Host Card Emulation

emvco token

This is an Android construct (see Software Secure Element – HCE Breaks the MNO NFC Lock) that allows any application to access the NFC Radio. Without Tokens, HCE would be useless for payments, as payment information can’t be securely maintained without an SE.  Think of HCE as dependent on tokens, now a card emulation application can be certified to run outside the secure element.  I don’t like to put Apple in the HCE boat, as they have a proprietary secure architecture using tokens. This is a uniquely apple construct where the networks seem to have certified Apple’s card emulation application(s) as well. It is important to note that they use none of the GSMA’s architecture (to my knowledge) and have embedded the TEE in the apple processor (see Apple Insiders note on Secure Enclave and Authentication in Value Nets).

Secure Element

Is it needed? Certainly it is needed for at least 2 functions: Mobile network access (SIM/UICC) and Biometrics. Fingers and Eyes are very hard to reissue.. so the actual information must be highly protected. Apple is handling biometrics in the A7 Secure Enclave (oddly enough has the same “SE” acronym) and Google is a tad bit behind but handling in ARM’s trustzone. Trust zone is largely a hardware construct, and much is made of Gemalto’s marketing announcement here. My view is that there are many more than on software solution for ARM.. and ARM is much more tied to Google and OEMs than Gemalto.

The “big news” here is that both Google and Apple are EMBEDDING SEs in their hardware architecture. Embedded SEs are a threat to Mobile Operators and their preferred Single Wire Protocol architecture. As you can imagine, an embedded SE has all the capabilities of the SE within that micro-SIM card.. and sets up the prospect for a Virtualized SIM (no more of those GSM cards popping into your phone). If the SIM can be virtualized you can switch your network provider anytime you want.. or have them bid for your phone call ( see Carriers as dumb pipes? , Who do you Trust?, Also see Apples patents on Virtualized SIM). To be clear, I believe MNOs can take a leadership position in Emerging markets and payments, but for POS Payments in OECD 20 markets it makes most sense for them to focus on the $5B KYC/Authentication/Fraud opportunity (NOT payments).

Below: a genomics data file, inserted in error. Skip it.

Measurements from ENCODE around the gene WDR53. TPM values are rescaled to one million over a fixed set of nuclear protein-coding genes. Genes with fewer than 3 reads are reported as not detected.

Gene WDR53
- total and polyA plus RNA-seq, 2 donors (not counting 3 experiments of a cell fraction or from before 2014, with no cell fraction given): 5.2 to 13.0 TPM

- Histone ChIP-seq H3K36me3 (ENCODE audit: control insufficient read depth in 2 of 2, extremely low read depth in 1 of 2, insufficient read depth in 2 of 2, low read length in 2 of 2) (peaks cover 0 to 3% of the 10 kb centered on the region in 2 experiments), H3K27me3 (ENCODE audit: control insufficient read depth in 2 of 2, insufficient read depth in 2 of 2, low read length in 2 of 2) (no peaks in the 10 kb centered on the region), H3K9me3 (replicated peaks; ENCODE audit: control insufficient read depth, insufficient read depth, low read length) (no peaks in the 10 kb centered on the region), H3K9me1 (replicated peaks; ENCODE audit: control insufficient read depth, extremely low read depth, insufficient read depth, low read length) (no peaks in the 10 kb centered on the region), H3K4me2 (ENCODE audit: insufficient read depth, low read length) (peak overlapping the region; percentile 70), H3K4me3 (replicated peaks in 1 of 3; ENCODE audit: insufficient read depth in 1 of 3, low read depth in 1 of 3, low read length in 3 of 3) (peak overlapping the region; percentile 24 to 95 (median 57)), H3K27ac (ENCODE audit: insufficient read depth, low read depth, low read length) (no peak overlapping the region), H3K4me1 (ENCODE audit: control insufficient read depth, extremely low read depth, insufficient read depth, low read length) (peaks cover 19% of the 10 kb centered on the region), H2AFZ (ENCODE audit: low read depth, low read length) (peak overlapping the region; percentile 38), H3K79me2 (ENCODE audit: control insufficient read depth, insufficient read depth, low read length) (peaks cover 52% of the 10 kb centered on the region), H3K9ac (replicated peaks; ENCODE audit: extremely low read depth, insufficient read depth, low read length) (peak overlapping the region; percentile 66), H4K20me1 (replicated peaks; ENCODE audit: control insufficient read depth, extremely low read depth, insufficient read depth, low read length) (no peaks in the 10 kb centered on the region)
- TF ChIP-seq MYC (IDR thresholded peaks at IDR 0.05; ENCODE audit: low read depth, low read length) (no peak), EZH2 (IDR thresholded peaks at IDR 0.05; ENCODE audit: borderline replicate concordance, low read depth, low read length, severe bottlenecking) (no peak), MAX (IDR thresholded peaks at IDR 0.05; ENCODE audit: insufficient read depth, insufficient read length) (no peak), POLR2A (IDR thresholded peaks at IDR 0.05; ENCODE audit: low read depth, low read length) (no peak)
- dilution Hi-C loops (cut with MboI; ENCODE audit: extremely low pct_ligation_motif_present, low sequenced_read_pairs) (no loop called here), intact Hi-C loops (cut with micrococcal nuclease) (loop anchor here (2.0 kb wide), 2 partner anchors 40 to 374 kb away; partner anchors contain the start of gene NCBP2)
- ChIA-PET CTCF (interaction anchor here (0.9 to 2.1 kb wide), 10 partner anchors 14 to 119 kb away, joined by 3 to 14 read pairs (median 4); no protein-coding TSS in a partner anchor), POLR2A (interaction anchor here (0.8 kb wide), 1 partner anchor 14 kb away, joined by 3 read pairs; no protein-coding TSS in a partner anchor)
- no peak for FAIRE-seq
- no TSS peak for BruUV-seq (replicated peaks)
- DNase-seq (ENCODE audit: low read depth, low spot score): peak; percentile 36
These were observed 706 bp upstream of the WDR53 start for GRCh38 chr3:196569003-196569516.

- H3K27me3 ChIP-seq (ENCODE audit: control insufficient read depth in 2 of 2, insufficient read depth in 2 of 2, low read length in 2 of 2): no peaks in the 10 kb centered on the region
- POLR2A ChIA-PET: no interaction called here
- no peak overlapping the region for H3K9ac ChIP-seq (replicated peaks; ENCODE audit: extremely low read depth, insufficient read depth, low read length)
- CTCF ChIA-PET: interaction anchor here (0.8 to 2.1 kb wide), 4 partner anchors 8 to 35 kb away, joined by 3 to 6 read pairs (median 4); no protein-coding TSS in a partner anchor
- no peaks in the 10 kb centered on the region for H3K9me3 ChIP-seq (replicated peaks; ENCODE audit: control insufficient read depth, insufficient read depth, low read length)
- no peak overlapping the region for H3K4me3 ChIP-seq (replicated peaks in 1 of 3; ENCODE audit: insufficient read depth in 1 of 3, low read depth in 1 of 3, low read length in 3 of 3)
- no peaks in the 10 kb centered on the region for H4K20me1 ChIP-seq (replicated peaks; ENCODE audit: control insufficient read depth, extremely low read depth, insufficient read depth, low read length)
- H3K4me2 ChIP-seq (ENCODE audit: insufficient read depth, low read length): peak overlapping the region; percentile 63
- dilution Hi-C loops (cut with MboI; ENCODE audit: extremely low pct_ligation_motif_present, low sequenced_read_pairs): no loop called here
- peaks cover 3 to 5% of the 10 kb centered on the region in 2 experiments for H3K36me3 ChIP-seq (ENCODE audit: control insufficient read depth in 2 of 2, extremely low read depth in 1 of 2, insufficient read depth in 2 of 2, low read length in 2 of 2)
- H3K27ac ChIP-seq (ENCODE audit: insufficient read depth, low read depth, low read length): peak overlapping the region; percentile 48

OK… now you can shoot me… Open to feedback.



Apple… Payment via BLE/Beacons will still happen (but when is issue)

2 May 2014

Many great blog comments. Let me go through some generic questions/answers.

Apple wants BLE/Beacons/Tokens… but will not release wallet with this capability for following reasons (my best guess):

  • Issuers must approve Token/Beacon model: creation/provisioning of token (TSP), use of tokens (not eCommerce), and assurance information.  This was the reason behind my Assurance Blog this week.
  • Apple is keeping the Banks in the dark to protect information on the launch (probably a good idea).
  • Similarly merchants are being kept in the dark, no coordinated acceptance infrastructure. Thus iBeacons will likely be a phase 2 (or limited phase 1).
  • Politics/negotiations/existing agreements. My guess is that Apple does want revenue from this new product, but will be disappointed. There is no economic model for a wallet provider in a card present transaction. This has been one of the reasons why NFC/Provisioning has failed, and the credit card only model.
  • Payment is NOT the focus of Apple’s new services and Hardware..  (see blog Apple Greatest Asset – Ability to Change Consumer Behavior)

What makes most obvious sense for Apple in Payments?

In a perfect world Apple would convert all 600M cards to tokens and leverage this both for iBeacon/POS presentment AND for eCommerce. I believe this was their initial plan.. and still their plan. My view is that all eCommerce merchants and wallet providers would be glad to let the networks exchange COF for tokens.. a few of the big ones are my clients. Lets just say the network’s message “you have to work with EACH issuer on card present pricing, value proposition and data”.  Yep it is that bad.